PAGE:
ArtsAutosBooksBusinessEducationEntertainmentFamilyFashionFoodGamesGenderHealthHolidaysHomeHubPagesPersonal FinancePetsPoliticsReligionSportsTechnologyTravel

Cailleach's Cold Cackle: Ancient Clues to Beating the Winter Blues

Updated on April 13, 2014

Using the Magic of Story to Alleviate the Suffering of Now

When cold winds blow and an endless piling of snow or pouring of rain threatens to dampen our spirits, that's just the time to turn to the ancients for a reminder of seasonal survival. While it may seem quaint and irrelevant to our modern ears, great stories of old once served the purpose of reminding people from where they came, and provided clues for how to get along in the world. For many of our most distant relatives, the telling of tales provided psychological tools of survival. So take today's tale of the Cailleach Crone along with your staple vitamin C, tissues and hot tea, and keep good company as we ride out the last long days of winter together.

Cailleach Bheara: the frightening aspect of winter
Cailleach Bheara: the frightening aspect of winter | Source

Winter's Firm Grip: The Cailleach's Tale

Before the Earth was as we know it now, when the sea covered places where there is land, and land was where there now is sea, and long before even the mountains were born, Cailleach and her eight sisters roamed free. And as time went on as it must, the sisters died, from flesh to dust; and Cailleach herself found her youth was lost, and on she wailed, and the Earth turned seasonally to frost. Young women would wander, but not without warning: the Cailleach is strong, with thoughts only of harming! So it was, a wise druid appeared to Bride the young, "of the old sow, steer clear." He gave her a bone whistle, but alas Cailleach was quick; she took off with fair Bride, before she could think. Days on cold end, Bride milked the Crone's deer, and made cheese from the liquid, and lived always in fear. Soon though the Druid in the form of a bird did appear: these three things must you do, to bring Springtime to bear. Listen well, and learn the Cailleach's secret name; watch ever closely, to find the well where her powers, she lays claim. Finally you must dance, and without wondering why, you too dear Bride must be willing to die." Bride so sweet, she did as she was told; and sweetly still, she inquired of Cailleach, "How old?" The hag, she cackled, and said "The Daughter of the Skies lived before the Earth was staid!" And so Bride followed secret Nic Neven to the place where a sacred well flowed, and she put a wheel of reed-rushes there, sealing it in haste. Finally to the Crone, Bride taught a deadly dance; the Crone blissfully obliged, and Bride put her to a stone's trance. With the Cailleach's demise, the reed-star flew into the sky, thus becoming the sun; and as the well-water rose, the winter passed by.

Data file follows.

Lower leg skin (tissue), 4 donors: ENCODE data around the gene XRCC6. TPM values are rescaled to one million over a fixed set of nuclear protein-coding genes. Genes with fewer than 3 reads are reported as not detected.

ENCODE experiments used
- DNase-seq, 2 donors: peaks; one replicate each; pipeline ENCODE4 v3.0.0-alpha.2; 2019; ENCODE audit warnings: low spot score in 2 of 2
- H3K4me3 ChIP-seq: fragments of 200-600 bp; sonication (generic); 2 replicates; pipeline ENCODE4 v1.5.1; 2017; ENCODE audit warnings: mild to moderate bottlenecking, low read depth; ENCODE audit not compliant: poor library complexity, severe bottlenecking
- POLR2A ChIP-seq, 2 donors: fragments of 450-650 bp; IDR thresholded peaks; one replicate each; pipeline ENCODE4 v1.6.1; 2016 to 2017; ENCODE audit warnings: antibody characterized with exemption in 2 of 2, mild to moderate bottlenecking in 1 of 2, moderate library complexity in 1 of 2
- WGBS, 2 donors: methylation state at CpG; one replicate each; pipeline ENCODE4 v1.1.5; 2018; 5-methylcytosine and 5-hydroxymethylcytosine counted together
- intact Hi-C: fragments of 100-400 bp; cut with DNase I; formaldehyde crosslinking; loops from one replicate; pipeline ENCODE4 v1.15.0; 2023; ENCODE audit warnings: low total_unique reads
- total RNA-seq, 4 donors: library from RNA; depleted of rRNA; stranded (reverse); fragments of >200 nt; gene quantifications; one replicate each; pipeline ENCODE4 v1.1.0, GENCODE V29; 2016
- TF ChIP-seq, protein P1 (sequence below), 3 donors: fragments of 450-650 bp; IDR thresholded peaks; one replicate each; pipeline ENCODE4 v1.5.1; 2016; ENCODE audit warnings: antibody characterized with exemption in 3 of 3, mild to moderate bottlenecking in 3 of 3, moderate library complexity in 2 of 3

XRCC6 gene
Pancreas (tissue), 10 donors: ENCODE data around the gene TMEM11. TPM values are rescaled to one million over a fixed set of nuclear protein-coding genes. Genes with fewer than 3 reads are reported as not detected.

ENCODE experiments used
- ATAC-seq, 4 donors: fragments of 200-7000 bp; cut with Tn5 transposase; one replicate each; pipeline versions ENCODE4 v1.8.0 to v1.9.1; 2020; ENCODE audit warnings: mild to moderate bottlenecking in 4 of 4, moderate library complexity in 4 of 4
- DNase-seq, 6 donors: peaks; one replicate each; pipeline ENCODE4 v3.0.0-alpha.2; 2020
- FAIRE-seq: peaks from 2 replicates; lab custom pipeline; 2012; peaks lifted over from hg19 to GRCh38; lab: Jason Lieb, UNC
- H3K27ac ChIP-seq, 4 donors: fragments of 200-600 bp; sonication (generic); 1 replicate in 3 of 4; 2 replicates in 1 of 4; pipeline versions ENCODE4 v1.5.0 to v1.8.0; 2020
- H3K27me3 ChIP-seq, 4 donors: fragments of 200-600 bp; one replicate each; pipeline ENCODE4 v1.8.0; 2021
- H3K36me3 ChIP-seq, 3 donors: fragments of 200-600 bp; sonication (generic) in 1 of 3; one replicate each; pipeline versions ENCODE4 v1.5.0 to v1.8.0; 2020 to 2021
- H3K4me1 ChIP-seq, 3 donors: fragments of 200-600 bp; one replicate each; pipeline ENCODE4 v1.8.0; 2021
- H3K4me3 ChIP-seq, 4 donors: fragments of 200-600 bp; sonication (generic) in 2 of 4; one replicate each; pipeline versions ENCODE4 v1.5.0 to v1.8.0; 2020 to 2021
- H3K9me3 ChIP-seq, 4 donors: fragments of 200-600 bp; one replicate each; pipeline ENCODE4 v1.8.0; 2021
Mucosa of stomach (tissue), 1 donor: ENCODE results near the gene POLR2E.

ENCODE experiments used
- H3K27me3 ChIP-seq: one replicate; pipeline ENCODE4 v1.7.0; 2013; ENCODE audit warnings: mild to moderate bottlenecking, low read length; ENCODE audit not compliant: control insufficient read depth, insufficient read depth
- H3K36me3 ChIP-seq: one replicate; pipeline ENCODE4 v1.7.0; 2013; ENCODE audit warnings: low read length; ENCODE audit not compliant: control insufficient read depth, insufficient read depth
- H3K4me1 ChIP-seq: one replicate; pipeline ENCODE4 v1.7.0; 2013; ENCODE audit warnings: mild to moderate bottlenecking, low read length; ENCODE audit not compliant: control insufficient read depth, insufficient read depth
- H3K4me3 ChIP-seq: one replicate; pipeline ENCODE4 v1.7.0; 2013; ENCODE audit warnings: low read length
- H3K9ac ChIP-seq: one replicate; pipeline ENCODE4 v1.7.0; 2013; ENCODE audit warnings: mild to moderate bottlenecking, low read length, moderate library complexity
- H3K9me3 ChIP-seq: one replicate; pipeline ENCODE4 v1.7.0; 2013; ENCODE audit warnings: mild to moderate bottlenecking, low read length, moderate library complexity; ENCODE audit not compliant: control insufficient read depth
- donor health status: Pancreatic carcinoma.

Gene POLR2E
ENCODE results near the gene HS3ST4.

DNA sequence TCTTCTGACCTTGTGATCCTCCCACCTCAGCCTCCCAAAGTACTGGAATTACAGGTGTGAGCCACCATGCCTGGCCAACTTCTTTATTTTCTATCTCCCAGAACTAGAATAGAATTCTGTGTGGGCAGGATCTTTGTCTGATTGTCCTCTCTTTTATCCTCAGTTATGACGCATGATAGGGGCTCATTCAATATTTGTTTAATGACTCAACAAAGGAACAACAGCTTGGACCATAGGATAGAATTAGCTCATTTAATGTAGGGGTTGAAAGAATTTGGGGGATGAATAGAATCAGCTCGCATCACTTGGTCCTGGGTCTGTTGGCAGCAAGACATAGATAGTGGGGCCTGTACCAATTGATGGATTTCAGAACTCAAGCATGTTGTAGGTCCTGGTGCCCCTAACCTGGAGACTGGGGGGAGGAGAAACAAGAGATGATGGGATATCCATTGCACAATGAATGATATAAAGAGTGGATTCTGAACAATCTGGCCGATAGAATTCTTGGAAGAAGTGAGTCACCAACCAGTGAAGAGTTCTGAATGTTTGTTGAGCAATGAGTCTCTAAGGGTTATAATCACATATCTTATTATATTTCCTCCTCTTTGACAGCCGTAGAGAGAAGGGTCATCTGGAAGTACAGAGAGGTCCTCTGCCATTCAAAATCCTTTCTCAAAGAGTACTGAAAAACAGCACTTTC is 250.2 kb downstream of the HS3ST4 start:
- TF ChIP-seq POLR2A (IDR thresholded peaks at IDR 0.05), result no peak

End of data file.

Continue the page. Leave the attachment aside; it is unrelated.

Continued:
Three Sure Steps to Beat the Winter Blues